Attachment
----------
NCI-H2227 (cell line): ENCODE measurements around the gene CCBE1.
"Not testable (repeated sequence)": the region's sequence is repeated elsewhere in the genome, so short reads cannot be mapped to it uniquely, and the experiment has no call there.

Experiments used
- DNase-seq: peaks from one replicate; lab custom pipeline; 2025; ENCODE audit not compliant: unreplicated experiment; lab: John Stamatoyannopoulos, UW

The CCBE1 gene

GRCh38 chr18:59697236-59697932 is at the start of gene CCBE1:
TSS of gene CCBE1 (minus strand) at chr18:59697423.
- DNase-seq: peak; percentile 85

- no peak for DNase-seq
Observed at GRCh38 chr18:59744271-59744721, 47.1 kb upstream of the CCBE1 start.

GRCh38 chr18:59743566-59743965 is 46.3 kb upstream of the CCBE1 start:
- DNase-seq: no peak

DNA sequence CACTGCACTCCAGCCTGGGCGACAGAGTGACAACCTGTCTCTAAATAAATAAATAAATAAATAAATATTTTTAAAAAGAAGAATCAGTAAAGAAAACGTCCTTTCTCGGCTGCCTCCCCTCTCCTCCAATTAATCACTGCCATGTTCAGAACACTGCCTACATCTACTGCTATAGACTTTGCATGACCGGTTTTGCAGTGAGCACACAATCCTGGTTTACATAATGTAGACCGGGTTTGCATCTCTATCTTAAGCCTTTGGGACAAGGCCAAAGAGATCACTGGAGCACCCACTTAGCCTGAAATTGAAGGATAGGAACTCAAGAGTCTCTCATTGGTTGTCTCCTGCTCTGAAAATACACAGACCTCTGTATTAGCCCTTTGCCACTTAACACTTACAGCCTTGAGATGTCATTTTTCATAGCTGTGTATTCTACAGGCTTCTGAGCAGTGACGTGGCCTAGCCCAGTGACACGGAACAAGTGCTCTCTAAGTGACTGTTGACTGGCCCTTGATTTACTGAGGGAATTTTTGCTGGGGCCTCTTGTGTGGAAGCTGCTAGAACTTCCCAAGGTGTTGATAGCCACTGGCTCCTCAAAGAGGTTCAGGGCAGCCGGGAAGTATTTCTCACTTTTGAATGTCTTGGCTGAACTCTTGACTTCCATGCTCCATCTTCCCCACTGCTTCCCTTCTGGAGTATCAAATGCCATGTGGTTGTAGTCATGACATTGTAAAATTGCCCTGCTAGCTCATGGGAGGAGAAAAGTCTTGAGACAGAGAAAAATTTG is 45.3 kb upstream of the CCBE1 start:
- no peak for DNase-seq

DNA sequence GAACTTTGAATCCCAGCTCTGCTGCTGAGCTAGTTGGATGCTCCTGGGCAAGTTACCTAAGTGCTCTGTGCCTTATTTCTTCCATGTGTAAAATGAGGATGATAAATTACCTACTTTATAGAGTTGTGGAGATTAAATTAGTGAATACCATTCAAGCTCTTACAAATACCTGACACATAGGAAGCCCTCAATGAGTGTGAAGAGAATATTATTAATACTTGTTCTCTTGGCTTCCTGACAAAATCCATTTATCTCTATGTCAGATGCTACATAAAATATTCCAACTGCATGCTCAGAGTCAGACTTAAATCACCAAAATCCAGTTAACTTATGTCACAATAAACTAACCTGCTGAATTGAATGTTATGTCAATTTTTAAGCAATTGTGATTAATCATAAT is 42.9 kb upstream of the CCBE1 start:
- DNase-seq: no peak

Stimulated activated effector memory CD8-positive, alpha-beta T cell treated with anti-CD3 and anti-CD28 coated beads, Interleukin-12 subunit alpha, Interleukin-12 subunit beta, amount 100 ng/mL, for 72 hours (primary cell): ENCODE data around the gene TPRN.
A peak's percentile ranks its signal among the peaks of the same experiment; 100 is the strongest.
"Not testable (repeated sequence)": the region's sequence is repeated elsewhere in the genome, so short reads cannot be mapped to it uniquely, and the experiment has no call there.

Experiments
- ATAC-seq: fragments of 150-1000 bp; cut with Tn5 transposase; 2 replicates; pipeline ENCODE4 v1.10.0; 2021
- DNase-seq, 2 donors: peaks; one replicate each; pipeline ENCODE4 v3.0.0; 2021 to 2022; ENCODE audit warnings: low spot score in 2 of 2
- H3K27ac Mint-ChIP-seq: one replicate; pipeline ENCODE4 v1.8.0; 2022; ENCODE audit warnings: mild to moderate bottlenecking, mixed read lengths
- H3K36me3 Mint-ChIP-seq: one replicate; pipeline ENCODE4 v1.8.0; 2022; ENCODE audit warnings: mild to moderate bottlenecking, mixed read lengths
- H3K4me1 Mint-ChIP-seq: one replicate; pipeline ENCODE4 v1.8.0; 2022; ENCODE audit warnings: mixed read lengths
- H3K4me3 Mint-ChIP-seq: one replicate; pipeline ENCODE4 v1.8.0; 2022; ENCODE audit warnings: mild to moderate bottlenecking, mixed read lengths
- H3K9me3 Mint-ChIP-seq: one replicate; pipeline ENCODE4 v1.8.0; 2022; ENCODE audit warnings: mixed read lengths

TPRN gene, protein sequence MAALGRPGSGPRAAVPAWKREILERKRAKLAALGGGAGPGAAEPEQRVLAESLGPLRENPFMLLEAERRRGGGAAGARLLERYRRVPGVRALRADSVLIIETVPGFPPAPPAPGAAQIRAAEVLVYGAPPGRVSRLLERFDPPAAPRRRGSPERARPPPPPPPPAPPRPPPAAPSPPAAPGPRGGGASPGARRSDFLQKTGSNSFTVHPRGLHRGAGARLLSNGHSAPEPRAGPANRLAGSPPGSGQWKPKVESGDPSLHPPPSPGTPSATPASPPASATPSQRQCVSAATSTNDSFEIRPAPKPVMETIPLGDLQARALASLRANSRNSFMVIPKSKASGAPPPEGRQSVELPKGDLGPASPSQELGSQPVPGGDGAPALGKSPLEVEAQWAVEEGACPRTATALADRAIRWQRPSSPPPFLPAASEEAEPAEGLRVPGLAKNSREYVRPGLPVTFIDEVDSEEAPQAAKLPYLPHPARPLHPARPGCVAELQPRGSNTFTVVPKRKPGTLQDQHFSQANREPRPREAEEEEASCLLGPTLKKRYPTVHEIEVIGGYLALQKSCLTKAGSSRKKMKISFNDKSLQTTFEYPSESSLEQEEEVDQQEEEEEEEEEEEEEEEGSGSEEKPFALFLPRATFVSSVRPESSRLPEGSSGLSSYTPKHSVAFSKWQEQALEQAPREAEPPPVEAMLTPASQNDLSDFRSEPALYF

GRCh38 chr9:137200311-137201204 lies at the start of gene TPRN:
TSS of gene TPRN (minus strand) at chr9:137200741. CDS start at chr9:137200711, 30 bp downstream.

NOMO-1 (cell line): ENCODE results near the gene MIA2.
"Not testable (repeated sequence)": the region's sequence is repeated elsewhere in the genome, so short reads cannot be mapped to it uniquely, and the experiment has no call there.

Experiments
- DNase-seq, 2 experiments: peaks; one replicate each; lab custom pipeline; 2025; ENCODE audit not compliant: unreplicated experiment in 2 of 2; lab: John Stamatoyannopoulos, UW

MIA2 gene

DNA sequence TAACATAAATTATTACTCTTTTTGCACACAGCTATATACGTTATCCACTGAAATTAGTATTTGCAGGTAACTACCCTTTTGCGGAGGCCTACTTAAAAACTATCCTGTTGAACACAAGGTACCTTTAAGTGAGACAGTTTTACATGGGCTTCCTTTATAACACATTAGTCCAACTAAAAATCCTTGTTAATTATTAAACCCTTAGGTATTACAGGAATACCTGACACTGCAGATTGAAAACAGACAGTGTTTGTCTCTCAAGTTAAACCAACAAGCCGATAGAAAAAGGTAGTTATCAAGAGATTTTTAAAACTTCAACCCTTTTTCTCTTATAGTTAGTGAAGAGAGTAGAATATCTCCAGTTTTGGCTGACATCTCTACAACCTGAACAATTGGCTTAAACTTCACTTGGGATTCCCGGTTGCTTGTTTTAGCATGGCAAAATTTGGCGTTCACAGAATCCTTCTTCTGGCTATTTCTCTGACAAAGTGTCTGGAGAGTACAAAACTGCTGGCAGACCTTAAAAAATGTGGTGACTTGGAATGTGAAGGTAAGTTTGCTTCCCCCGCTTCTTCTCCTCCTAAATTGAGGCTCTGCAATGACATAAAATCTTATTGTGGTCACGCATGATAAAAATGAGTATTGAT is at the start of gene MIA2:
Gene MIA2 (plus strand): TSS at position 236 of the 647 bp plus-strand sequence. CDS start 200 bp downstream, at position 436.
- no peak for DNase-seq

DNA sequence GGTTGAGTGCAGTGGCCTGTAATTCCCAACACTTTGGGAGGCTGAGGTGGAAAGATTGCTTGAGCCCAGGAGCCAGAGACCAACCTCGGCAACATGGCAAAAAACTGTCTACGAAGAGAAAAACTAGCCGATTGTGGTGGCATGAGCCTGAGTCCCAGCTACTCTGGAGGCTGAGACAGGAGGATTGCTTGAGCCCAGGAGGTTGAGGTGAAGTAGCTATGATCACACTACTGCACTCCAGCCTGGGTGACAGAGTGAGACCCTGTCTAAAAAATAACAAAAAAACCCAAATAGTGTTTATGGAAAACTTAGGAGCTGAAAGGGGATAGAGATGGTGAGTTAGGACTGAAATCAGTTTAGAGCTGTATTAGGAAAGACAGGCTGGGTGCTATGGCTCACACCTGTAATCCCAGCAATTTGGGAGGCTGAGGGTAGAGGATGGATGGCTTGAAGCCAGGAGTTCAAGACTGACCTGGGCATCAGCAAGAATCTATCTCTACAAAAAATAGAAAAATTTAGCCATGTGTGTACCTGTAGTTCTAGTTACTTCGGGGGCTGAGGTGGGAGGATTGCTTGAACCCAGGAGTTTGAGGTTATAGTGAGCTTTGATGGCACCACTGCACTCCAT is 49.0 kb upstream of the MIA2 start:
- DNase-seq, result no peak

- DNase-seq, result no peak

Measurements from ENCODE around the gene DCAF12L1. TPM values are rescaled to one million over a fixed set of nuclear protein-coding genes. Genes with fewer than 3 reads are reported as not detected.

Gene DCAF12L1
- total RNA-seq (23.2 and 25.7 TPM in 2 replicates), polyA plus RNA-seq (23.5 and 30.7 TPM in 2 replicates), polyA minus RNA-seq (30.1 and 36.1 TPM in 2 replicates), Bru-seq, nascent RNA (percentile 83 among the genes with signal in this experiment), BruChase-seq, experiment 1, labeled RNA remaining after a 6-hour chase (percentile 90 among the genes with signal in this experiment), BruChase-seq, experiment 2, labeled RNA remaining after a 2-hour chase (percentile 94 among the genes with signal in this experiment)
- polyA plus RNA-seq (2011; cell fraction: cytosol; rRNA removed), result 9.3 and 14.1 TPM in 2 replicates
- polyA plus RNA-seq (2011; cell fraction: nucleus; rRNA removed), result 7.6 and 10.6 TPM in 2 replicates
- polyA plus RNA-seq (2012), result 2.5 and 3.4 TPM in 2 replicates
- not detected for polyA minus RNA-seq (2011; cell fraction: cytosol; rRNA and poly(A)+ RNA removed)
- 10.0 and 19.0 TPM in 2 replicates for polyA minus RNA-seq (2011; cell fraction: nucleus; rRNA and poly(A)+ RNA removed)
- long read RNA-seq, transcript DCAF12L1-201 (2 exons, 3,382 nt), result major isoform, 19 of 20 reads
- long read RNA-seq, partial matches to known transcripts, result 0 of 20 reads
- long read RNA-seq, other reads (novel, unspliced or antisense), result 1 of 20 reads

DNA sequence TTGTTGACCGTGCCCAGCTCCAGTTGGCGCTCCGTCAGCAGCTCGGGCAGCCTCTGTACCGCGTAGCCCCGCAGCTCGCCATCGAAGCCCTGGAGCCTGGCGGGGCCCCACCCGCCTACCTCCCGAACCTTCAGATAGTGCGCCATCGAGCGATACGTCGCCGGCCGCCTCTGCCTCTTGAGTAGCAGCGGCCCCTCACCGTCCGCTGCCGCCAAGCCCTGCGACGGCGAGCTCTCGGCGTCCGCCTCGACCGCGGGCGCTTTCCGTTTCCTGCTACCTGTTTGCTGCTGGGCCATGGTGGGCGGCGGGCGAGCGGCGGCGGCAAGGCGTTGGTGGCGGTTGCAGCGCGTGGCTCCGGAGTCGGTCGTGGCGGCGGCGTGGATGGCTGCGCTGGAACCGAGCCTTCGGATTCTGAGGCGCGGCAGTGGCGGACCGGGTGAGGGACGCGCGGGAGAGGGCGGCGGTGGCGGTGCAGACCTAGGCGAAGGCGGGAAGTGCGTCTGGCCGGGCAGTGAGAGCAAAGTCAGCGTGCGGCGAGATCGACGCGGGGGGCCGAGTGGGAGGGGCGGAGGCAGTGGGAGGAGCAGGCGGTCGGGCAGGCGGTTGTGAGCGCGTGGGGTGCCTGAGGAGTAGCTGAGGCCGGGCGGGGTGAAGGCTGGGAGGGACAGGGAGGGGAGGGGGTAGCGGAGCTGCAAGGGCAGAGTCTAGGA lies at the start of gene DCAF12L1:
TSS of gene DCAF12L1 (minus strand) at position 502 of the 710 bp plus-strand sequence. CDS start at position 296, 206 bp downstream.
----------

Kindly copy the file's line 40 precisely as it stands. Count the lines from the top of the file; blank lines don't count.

- DNase-seq, result no peak